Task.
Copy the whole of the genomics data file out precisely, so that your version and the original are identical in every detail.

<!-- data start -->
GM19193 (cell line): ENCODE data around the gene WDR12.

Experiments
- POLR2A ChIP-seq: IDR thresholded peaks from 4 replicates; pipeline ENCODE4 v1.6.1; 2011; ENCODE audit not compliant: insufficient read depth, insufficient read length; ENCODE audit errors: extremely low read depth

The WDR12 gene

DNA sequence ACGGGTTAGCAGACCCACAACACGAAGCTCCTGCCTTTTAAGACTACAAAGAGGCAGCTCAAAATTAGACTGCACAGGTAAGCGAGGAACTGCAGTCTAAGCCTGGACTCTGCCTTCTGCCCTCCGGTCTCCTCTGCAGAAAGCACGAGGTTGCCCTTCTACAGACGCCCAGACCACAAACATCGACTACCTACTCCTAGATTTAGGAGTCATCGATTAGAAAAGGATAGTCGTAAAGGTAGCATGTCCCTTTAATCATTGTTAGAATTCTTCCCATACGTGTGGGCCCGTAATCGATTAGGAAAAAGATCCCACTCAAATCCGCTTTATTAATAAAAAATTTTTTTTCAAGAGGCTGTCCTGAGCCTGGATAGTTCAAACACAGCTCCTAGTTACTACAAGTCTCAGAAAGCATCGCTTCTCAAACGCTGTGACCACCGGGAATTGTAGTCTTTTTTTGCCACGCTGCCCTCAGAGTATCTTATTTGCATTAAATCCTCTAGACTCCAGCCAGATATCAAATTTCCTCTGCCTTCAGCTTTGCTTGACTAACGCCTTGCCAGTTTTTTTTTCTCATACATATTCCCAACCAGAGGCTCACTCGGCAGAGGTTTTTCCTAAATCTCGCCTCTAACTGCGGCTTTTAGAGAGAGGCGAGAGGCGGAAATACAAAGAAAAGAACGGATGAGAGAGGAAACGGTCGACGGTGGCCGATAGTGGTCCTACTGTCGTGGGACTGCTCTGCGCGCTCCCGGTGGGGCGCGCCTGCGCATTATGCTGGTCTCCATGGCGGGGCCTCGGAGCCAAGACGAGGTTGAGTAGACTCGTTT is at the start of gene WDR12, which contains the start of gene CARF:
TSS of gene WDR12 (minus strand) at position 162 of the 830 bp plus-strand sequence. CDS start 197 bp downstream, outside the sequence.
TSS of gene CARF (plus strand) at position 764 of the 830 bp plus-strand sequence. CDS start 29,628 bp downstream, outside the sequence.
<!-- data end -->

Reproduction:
GM19193 (cell line): ENCODE data around the gene WDR12.

Experiments
- POLR2A ChIP-seq: IDR thresholded peaks from 4 replicates; pipeline ENCODE4 v1.6.1; 2011; ENCODE audit not compliant: insufficient read depth, insufficient read length; ENCODE audit errors: extremely low read depth

The WDR12 gene

DNA sequence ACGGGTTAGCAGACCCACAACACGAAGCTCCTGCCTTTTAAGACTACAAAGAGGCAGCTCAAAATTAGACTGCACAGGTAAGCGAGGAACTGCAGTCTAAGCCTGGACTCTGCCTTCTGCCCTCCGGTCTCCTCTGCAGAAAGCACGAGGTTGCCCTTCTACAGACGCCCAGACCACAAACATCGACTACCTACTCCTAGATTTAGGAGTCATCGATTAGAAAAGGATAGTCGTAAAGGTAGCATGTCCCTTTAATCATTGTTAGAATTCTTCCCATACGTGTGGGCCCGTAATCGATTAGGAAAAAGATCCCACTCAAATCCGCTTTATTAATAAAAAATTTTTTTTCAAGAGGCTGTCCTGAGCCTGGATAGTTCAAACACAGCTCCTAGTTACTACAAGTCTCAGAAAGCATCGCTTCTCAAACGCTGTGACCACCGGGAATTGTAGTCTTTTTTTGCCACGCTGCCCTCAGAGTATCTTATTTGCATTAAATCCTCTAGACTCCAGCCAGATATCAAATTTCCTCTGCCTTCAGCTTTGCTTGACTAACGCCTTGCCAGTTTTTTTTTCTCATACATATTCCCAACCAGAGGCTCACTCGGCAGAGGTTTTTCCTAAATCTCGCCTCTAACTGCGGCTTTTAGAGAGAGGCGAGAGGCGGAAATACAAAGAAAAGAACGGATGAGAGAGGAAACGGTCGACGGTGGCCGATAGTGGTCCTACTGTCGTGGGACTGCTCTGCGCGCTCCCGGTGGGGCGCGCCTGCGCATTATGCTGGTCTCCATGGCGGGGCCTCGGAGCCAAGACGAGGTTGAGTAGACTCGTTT is at the start of gene WDR12, which contains the start of gene CARF:
TSS of gene WDR12 (minus strand) at position 162 of the 830 bp plus-strand sequence. CDS start 197 bp downstream, outside the sequence.
TSS of gene CARF (plus strand) at position 764 of the 830 bp plus-strand sequence. CDS start 29,628 bp downstream, outside the sequence.